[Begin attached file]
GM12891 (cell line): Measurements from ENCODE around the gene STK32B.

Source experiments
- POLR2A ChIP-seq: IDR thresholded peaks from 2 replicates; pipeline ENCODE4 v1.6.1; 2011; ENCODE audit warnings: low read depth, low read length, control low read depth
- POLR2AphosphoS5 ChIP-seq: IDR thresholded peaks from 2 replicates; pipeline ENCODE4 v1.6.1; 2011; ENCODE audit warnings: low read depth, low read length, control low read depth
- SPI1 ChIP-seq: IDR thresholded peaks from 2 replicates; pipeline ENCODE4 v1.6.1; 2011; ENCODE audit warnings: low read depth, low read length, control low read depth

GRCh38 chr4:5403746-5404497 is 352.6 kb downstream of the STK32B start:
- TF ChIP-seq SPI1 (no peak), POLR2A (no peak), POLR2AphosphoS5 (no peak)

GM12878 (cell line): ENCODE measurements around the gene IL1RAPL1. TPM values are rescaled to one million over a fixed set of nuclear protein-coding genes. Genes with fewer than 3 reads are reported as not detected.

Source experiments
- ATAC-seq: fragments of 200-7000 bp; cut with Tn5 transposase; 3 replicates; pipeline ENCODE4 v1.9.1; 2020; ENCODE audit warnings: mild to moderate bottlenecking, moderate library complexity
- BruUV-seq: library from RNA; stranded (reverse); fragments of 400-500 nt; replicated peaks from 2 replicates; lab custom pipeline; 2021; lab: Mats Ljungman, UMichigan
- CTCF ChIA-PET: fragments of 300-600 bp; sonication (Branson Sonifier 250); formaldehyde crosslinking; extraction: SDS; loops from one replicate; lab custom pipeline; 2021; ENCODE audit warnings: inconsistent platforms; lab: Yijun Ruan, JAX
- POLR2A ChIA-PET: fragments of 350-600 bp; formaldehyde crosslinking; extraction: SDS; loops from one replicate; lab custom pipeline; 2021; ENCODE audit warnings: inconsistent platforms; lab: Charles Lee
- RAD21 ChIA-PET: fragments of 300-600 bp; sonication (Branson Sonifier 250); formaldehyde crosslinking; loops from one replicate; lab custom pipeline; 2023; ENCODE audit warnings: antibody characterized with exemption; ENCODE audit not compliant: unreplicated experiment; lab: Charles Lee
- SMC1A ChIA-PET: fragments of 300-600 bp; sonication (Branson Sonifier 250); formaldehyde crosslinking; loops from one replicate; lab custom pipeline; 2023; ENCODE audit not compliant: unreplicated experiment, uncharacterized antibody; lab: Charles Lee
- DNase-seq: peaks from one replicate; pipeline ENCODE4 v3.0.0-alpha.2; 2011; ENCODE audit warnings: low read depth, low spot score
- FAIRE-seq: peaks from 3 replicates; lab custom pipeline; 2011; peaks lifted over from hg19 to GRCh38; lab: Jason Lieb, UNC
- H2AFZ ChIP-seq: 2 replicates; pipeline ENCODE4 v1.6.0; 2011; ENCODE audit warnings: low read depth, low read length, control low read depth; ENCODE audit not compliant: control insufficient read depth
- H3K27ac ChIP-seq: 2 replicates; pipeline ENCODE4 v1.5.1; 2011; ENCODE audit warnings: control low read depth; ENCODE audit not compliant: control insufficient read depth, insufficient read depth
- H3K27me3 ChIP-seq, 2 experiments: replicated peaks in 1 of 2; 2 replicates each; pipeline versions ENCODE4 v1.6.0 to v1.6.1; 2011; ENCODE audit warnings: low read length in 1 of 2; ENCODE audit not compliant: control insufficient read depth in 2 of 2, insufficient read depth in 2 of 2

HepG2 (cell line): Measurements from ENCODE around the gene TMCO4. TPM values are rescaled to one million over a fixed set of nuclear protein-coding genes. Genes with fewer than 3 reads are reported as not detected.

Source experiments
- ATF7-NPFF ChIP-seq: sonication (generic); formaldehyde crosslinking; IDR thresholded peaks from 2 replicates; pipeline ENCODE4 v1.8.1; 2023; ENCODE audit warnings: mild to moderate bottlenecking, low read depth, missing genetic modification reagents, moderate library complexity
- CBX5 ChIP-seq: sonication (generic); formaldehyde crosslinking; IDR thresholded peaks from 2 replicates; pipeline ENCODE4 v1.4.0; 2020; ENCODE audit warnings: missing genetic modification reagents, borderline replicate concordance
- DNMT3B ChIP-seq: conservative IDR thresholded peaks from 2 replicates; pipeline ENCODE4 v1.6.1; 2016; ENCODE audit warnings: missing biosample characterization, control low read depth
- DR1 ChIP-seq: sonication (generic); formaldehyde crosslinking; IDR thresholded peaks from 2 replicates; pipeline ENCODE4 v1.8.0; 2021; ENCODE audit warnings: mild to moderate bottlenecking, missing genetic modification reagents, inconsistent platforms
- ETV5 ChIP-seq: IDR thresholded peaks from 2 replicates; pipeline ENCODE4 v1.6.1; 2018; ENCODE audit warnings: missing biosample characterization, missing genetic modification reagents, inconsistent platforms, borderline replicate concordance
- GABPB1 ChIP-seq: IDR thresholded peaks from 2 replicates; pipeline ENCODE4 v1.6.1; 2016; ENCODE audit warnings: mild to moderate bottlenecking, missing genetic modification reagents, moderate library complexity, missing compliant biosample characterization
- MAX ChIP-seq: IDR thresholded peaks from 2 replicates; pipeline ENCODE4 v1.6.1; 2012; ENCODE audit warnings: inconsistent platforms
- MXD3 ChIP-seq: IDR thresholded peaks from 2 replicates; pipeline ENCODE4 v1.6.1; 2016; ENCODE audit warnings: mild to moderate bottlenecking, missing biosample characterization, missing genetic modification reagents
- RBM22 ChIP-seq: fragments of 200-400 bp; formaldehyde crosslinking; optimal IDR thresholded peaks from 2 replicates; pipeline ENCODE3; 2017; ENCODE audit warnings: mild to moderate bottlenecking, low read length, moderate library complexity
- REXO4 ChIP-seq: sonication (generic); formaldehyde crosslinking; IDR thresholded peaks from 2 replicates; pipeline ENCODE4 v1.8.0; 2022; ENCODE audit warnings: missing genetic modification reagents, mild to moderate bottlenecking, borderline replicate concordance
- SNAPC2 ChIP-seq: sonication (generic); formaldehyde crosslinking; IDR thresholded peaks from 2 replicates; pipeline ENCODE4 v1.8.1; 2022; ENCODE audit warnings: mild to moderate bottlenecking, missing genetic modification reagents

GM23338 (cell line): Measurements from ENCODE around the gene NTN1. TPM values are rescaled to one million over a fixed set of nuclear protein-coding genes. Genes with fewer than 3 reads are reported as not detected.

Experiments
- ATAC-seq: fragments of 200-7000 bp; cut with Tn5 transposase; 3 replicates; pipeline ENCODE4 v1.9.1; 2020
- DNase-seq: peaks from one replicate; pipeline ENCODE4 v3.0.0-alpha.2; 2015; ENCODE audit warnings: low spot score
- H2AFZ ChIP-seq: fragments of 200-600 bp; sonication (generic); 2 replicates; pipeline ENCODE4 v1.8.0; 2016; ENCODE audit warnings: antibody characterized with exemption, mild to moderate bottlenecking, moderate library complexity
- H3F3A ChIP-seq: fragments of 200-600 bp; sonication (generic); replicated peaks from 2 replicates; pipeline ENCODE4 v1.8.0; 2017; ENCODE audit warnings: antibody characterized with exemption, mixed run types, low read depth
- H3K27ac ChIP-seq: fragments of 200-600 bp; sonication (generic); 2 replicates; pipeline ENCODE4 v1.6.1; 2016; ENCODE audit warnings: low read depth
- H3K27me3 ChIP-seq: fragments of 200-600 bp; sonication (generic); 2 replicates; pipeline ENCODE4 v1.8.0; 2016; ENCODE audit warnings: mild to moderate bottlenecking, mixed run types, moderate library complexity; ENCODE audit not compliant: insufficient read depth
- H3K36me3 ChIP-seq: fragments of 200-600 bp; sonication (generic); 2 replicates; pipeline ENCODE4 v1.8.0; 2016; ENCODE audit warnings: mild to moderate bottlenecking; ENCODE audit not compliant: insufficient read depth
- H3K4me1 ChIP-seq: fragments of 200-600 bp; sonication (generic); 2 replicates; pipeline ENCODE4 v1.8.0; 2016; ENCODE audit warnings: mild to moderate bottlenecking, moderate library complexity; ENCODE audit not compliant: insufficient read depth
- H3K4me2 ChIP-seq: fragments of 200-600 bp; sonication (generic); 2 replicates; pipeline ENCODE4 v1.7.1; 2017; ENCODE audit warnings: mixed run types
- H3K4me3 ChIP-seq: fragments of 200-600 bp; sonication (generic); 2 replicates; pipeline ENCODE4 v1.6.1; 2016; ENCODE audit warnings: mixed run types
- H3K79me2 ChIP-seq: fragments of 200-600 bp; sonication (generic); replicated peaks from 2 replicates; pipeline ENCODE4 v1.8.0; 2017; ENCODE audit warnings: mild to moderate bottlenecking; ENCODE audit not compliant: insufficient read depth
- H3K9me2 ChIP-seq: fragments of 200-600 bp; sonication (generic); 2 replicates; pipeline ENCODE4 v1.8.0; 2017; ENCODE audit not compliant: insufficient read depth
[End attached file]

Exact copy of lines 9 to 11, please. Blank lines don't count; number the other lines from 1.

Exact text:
Source experiments
- ATAC-seq: fragments of 200-7000 bp; cut with Tn5 transposase; 3 replicates; pipeline ENCODE4 v1.9.1; 2020; ENCODE audit warnings: mild to moderate bottlenecking, moderate library complexity
- BruUV-seq: library from RNA; stranded (reverse); fragments of 400-500 nt; replicated peaks from 2 replicates; lab custom pipeline; 2021; lab: Mats Ljungman, UMichigan